Mustafa Abu Sneineh
Middle East Eye / June 1, 2021
Khalifa al-Anouz and Musab al-Dajeh walked more than 30km from their hometown before being arrested by Israeli forces in the Jordan Valley.
An Israeli court extended on Monday the detention of two Jordanian citizens who crossed a border fence with Israel to take part in protests in occupied East Jerusalem’s Sheikh Jarrah neighbourhood in May.
Khalifa al-Anouz and Musab al-Dajeh walked more than 30km from their hometown in Smma, near the northern city of Irbid, before being arrested on 18 May by Israeli forces in the Jordan Valley.
The two men started their day-and-a-half journey on the evening of 16 May, and crossed groves near the Jordan River.
They were arrested in the area between Bisan town, known also as Beit Shean, and Tiberias in Galilee, in the north of Israel.
Khaled Mahajneh, the legal representative of Anouz and Dajeh, said that Israeli forces blocked their journey when they were spotted wearing the traditional Jordanian keffiyeh and dishdasha near an Israeli town.
They are currently being detained at Jalameh prison near the city of Haifa and face trial on charges of entering Israel “illegally without visa permit” and attempting to carry out a “terrorist act”, as one of them had a knife in a bag.
On Monday, Mahajneh said that he was allowed only once to visit the two men in the prison and that they had been “suffering ill-treatment”, including being left sitting in the sun for almost seven hours on the day they were arrested.
“Since the first day of their arrest on 16 May they were investigated by Israeli intelligence, which practiced the most horrific practices against them, especially psychological pressure and verbal abuse,” Mahajneh told the media outside the court in Nazareth.
“They were handcuffed for extended periods during the investigation, causing one of them to become sick.”
Jordanians have launched a campaign calling on officials to secure the release of Anouz and Dajeh. Dhaifallah al-Fayez, a spokesperson for the Ministry of Foreign Affairs, said on Monday that an official at Jordan’s embassy in Tel Aviv had visited the two detainees.
“The Ministry [of Foreign Affairs] will continue to work for their release, and the embassy in Tel Aviv will continue to visit and check on them,” Fayez said.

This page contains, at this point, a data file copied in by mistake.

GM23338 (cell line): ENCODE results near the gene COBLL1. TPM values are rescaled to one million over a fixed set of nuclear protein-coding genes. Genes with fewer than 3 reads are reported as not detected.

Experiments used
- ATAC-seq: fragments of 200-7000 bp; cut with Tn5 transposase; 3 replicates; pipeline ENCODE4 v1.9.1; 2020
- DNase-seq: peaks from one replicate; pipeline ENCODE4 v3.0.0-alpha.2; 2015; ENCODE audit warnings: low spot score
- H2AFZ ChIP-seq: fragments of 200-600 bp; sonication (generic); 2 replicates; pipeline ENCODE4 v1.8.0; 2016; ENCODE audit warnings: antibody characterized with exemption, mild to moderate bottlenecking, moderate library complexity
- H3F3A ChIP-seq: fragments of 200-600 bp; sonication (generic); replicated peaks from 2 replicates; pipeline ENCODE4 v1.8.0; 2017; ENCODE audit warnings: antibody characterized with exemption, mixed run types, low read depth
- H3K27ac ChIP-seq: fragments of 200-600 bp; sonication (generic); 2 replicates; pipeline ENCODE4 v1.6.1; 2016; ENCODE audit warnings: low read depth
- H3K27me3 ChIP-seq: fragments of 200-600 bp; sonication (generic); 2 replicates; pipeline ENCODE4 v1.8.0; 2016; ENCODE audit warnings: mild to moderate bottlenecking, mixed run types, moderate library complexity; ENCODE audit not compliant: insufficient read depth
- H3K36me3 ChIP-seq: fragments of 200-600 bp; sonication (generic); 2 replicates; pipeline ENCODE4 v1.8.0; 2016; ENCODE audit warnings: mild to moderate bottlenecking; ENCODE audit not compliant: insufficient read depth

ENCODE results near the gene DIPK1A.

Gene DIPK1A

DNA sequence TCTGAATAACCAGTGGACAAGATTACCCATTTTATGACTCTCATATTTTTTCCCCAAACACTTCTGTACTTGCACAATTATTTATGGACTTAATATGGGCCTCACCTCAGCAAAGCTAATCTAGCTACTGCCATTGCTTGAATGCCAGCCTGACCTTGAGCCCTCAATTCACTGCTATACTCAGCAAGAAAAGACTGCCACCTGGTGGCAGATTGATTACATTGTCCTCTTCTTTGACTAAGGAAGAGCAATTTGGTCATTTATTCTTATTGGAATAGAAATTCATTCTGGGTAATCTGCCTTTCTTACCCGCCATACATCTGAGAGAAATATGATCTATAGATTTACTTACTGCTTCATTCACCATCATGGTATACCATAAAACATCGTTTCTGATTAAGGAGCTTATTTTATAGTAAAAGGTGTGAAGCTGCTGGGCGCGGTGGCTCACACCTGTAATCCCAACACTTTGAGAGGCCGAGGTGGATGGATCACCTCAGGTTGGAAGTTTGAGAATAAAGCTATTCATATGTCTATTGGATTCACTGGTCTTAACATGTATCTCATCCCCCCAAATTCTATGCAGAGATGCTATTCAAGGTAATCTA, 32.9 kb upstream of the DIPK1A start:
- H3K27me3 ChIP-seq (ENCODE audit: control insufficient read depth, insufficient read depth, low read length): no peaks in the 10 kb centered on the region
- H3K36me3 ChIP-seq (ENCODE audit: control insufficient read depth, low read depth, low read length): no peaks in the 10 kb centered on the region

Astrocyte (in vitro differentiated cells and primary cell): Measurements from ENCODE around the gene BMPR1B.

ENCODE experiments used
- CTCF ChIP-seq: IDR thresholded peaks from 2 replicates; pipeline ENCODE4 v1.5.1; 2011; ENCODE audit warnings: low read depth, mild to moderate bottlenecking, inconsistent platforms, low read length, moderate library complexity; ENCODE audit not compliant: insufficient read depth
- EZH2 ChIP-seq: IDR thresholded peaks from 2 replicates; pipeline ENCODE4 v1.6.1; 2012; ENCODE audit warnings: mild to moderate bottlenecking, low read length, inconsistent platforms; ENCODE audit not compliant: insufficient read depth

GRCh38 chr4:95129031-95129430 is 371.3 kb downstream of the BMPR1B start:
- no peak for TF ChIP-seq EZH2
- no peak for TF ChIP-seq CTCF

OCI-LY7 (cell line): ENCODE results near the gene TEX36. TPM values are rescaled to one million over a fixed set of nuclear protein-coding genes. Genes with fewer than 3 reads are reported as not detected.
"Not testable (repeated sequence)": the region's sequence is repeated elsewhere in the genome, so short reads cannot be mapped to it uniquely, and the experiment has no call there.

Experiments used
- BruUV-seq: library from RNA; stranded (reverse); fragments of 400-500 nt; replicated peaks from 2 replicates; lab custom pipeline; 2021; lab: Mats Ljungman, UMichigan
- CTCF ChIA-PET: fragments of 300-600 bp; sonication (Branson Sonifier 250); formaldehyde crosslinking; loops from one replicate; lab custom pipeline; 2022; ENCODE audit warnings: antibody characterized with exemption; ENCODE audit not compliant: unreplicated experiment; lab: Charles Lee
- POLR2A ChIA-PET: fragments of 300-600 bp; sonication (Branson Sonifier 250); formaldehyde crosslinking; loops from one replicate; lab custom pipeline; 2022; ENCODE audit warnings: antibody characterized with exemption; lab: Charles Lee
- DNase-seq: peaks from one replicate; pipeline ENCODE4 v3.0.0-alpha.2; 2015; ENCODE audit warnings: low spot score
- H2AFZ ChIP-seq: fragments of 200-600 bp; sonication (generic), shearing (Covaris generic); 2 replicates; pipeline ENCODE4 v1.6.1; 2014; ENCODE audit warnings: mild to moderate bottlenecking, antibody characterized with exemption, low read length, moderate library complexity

Dajeh’s family said in a statement that they felt “pride” that Musab had entered “the occupied Palestinian territories to join his brothers, the defenders of Palestine… and support the Palestinian cause and be a human shield and get martyrdom while defending the Palestinian cause”.
In May, hundreds of Jordanians travelled in buses to protest near the border fence with Israel in solidarity with Palestinians in Sheikh Jarrah, who faced forcible eviction by the Israeli authorities.
Thousands of Jordanians have also demonstrated in front of the Israeli embassy in Amman against the Israeli storming of al-Aqsa Mosque in the month of Ramadan and the subsequent bombardment of the Gaza Strip, which began on 10 May.
Jordanian police had placed roadblocks leading to the fortified Israeli embassy in Amman. Protesters chanted “Oh government and parliament, we don’t want condemnation and statements”, and “revenge… revenge… Oh, Hamas, bomb Tel Aviv!” among other chants.
The full house of Jordanian MPs had signed a letter calling the government to expel the Israeli ambassador in Amman and withdraw the Jordanian ambassador from Tel Aviv.
During the armed confrontation between Israel and the Palestinian factions in Gaza, Israel announced that it had intercepted and shot down a drone near Wadi al-Ayoun in the Jordan valley, without elaborating on details.
Israel and Jordan’s relationship had hit a low point in April when Israeli Prime Minister Benjamin Netanyahu delayed the approval of a water supply to Jordan as provided under the 1994 Wadi Araba peace agreement.
Jordan shares a 335km-long border with Israel and the occupied West Bank. In the 1960s, Palestine Liberation Organization (PLO) guerilla fighters operated mainly in the Jordan Valley, launching armed attacks on Israeli settlements before Jordan forced the PLO to move its headquarters to Lebanon in the early 1970s, after violent clashes with Jordanian forces.
Since then, Jordan has secured its border with Israel, and its role is still valued by Israel’s military establishment more than the political apparatus.
According to the Palestinian Prisoners Club, there are 22 prisoners, including Dajeh and Anouz, who hold Jordanian citizenship in Israeli jails.
In 2019, there were almost 4,400,000 Palestinians living in Jordan, a country with an almost 10 million-strong population.
Mustafa Abu Sneineh – journalist, poet and staff writer at Middle East Eye